Inside Labour: X marks the new revolution

I didn’t expect anything worthwhile to emerge from the World Economic Forum (WEF), which ended in Davos, Switzerland, last weekend. I was not disappointed. The focus was supposed to have been on what the WEF called the Fourth Industrial Revolution.

But this term refers merely to the maturation of the third such revolution that began with the development of the integrated circuit, the microchip. This followed the first “revolution” based on the power of water and steam, and then the great surge provided by electrical power that gave rise to the assembly line-era known as Fordism.

Each of the first two revolutions resulted in fears of massive job losses, but opened up new, different work prospects.

Today, for example, in most developed economies, service industries account for more labour than manufacturing does. This historical fact seemed to blind most mainstream economists to the reality of the consequences of the newest technology.

Only now, with the consequences of overcapacity and production evident, and with the lunatic extension of credit having apparently run its course, has there been any acknowledgment that the world may be facing the most serious economic and social crisis in history.

But rather than tackle this issue head-on, supporters of the current system concentrate instead on the promises of increased productivity and efficiency, with an occasional nod to the possibility of job losses. And most of the labour movement is no better. Like the employer class, labour appears to be stuck in a mind-set that belongs to the start of the 20th century, if not earlier.

So when trade unions merely demand that jobs be retained in the face of the march of automation, this is, at best, a futile exercise. They can – and should – be putting forward alternative measures to carry out their fundamental role: to protect jobs, wages and conditions.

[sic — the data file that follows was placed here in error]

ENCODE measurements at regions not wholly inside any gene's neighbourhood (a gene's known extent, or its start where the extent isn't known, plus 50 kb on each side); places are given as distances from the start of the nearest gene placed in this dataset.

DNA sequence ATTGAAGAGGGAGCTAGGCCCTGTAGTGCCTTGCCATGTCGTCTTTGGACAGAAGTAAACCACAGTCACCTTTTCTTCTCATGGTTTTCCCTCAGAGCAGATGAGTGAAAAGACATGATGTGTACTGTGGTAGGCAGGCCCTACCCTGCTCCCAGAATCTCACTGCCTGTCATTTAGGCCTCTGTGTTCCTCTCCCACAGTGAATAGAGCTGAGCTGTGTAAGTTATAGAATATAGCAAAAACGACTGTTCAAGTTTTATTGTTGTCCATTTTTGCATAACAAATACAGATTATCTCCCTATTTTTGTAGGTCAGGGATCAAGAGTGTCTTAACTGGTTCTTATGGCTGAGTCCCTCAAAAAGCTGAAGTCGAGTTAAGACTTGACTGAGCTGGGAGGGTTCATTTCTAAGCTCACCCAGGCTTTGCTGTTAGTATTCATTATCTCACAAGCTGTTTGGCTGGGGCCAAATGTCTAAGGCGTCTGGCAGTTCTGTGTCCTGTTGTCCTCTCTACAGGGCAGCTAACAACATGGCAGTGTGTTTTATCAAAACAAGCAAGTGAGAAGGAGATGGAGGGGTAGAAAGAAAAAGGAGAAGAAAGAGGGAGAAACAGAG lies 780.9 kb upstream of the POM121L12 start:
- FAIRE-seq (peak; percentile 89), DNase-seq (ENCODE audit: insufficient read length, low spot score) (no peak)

Today, millions of workers, with varying degrees of skill, are being replaced by machines that require fewer but generally highly skilled workers to operate and maintain them.

Upskilling is, therefore, the call to fill the estimated 59 000 highly skilled job vacancies in South Africa. But at the same time, there are more than 7 million unemployed people in the country, so 59 000 fewer would be largely meaningless.

And skills are no guarantee that you won’t lose out to automation. It is just a matter of time, given the exponential growth, especially of technologies employing artificial intelligence, that practically all human activity may be carried out by machines.

So what should be done? First, it is essential to recognise that these developments have the potential to free humanity from drudgery – and poverty – but only if they are under true democratic control and serve the interests of humanity. This would require changes in the political system.

As a result, it seems vital to dump the five-yearly democratic charade that plays out when citizens place crosses on a ballot and so, individually, hand over collective power to a political elite. Using modern communications technology, it should be feasible to make elected representatives wholly accountable to, and recallable by, the electors.

That would be a good start.

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